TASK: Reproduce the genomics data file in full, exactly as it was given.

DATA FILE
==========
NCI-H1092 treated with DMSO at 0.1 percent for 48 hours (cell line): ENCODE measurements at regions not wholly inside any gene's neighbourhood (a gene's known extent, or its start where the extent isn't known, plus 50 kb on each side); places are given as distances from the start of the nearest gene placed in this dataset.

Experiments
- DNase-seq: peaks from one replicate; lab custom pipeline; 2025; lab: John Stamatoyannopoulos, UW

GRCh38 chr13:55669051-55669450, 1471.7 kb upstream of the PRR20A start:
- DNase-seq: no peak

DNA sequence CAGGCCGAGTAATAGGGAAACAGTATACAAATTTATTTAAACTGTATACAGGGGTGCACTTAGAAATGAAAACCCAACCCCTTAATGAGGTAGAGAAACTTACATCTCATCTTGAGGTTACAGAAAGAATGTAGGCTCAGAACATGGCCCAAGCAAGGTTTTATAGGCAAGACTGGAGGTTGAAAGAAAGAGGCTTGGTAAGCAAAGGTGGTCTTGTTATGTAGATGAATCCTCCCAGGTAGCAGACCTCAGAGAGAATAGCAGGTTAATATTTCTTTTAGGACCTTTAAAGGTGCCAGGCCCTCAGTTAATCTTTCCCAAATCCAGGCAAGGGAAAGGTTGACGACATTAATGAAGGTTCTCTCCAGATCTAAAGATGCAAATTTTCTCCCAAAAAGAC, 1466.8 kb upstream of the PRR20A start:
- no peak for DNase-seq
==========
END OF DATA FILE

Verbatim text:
NCI-H1092 treated with DMSO at 0.1 percent for 48 hours (cell line): ENCODE measurements at regions not wholly inside any gene's neighbourhood (a gene's known extent, or its start where the extent isn't known, plus 50 kb on each side); places are given as distances from the start of the nearest gene placed in this dataset.

Experiments
- DNase-seq: peaks from one replicate; lab custom pipeline; 2025; lab: John Stamatoyannopoulos, UW

GRCh38 chr13:55669051-55669450, 1471.7 kb upstream of the PRR20A start:
- DNase-seq: no peak

DNA sequence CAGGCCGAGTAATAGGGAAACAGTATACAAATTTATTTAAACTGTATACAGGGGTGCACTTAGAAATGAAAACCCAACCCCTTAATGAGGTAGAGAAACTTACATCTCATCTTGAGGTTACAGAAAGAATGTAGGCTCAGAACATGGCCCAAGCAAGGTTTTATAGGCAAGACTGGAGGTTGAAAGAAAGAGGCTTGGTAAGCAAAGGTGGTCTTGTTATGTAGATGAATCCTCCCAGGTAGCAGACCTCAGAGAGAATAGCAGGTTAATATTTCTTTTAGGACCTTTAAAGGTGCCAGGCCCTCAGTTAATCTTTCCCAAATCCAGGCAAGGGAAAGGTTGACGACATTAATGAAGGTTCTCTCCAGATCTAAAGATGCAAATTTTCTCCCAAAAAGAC, 1466.8 kb upstream of the PRR20A start:
- no peak for DNase-seq